Andrew Wegmann
Assistant Professor, Delta State University
Read Andrew's Posts

I am Assistant Professor of History at Delta State University where I teach courses on the Early American Republic and the Atlantic World. My research and teaching interests include African-American history, the history of ideas, global colonialism, and race and freedom in the Atlantic World. I often look for ways to allow my students to experience history and the processes involved in its creation—including roleplaying exercises, creative and collaborative projects, and the use of contemporary comparisons to create connections between students’ experiences and the past. This lets students become part of the history they study, and more fully understand how history is fundamentally human.

As far as scholarship is concerned, I am the author of the forthcoming book, Skin Color and Social Practice: The Problem of Race and Class in the Atlantic South, 1718-1865, as well as a co-author of U.S. History: A Top Hat Interactive Textbook, published in August 2016. My research has also appeared in a number of journals and edited collections, most recently The Journal of Transatlantic StudiesThe Journal of African American History, and Social Identities. My academic interests vary widely—from West African state formation to racial identities in colonial New Spain and the American South—and as a result, my teaching experience likewise casts a wide net. I have taught courses at community colleges as well as large universities, led seminars on racial ideologies and surveys on global history, and taught classes with enrollments between 185 and 16 students. I am interested in producing scholarship designed for students and a general readership, which has led me to edit and write a chapter of The American Yawp, a revolutionary, free, online textbook available at www.AmericanYawp.com. I have also written extensively for the general public on the state of soccer (football), and the role it plays in global, colonial, and cultural history, especially in the United States and post-colonial Africa. I am also developing an interactive, undergraduate capstone course on the cultural and political value of the sport in the World Cup era (1930-present).

I am excited to contribute my experiences and ideas to Teaching United States History, and look forward to becoming part of a remarkable and timely pedagogical movement.

I am Assistant Professor of History at Delta State University where I teach courses on the Early American Republic and the Atlantic World. My research and teaching interests include African-American history, the history of ideas, global colonialism, and race and freedom in the Atlantic World. I often look for ways to allow my students to experience history and the processes involved in its creation—including roleplaying exercises, creative and collaborative projects, and the use of contemporary comparisons to create connections between students’ experiences and the past. This lets students become part of the history they study, and more fully understand how history is fundamentally human.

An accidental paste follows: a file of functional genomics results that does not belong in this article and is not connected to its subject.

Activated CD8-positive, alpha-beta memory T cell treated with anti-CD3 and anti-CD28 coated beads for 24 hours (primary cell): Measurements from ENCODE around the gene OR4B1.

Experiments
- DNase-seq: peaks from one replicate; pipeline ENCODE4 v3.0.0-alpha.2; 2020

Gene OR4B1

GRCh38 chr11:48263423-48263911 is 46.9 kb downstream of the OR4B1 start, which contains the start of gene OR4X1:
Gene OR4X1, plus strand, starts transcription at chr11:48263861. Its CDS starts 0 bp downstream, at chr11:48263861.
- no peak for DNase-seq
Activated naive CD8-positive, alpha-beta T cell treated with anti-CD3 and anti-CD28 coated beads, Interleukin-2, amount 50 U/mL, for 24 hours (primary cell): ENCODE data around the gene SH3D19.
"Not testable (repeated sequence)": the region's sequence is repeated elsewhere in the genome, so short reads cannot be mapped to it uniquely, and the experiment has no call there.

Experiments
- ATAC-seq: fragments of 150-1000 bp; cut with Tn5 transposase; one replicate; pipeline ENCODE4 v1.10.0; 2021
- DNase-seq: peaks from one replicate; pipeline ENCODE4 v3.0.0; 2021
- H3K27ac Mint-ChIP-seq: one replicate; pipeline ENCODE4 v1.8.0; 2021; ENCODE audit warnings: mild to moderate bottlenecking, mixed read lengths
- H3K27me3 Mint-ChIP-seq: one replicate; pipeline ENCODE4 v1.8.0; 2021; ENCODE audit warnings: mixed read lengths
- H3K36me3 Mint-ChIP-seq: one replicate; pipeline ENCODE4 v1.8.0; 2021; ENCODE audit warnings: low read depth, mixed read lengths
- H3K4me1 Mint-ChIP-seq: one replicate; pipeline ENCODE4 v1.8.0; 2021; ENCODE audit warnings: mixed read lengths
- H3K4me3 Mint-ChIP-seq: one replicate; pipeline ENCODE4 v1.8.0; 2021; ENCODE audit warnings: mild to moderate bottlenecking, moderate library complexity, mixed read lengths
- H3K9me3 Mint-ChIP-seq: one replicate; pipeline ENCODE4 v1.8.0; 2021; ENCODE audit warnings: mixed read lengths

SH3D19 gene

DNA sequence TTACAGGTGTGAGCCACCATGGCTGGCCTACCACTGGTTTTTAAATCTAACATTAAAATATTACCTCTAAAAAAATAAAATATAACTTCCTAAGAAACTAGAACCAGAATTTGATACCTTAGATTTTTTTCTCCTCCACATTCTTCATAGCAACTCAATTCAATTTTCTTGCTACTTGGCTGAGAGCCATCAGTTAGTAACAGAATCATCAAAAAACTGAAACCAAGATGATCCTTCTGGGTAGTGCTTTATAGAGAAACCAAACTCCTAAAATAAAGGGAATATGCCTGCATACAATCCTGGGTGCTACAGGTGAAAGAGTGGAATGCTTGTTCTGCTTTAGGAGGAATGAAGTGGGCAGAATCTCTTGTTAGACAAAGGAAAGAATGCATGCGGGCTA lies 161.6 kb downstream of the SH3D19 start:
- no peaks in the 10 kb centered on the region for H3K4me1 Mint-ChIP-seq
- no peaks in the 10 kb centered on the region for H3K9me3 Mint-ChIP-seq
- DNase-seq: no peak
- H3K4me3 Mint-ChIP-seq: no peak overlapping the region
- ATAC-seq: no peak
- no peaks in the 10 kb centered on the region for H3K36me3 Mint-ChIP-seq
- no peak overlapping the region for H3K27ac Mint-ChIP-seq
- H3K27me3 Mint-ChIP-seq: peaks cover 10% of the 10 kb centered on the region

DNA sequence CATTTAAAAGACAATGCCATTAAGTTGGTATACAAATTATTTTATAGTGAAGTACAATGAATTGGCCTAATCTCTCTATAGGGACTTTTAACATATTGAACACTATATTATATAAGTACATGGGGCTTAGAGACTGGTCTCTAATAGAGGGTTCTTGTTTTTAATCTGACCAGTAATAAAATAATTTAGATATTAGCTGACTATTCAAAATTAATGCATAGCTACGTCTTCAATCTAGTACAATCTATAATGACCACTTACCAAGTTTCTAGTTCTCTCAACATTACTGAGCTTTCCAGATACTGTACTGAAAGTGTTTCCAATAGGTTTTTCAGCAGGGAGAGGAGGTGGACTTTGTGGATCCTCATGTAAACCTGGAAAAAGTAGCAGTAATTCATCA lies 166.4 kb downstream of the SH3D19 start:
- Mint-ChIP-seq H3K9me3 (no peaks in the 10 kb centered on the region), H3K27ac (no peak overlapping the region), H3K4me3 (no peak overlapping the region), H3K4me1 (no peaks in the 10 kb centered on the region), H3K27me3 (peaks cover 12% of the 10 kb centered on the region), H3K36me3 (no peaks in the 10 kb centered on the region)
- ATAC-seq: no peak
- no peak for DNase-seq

As far as scholarship is concerned, I am the author of the forthcoming book, Skin Color and Social Practice: The Problem of Race and Class in the Atlantic South, 1718-1865, as well as a co-author of U.S. History: A Top Hat Interactive Textbook, published in August 2016. My research has also appeared in a number of journals and edited collections, most recently The Journal of Transatlantic StudiesThe Journal of African American History, and Social Identities. My academic interests vary widely—from West African state formation to racial identities in colonial New Spain and the American South—and as a result, my teaching experience likewise casts a wide net. I have taught courses at community colleges as well as large universities, led seminars on racial ideologies and surveys on global history, and taught classes with enrollments between 185 and 16 students. I am interested in producing scholarship designed for students and a general readership, which has led me to edit and write a chapter of The American Yawp, a revolutionary, free, online textbook available at www.AmericanYawp.com. I have also written extensively for the general public on the state of soccer (football), and the role it plays in global, colonial, and cultural history, especially in the United States and post-colonial Africa. I am also developing an interactive, undergraduate capstone course on the cultural and political value of the sport in the World Cup era (1930-present).

I am excited to contribute my experiences and ideas to Teaching United States History, and look forward to becoming part of a remarkable and timely pedagogical movement.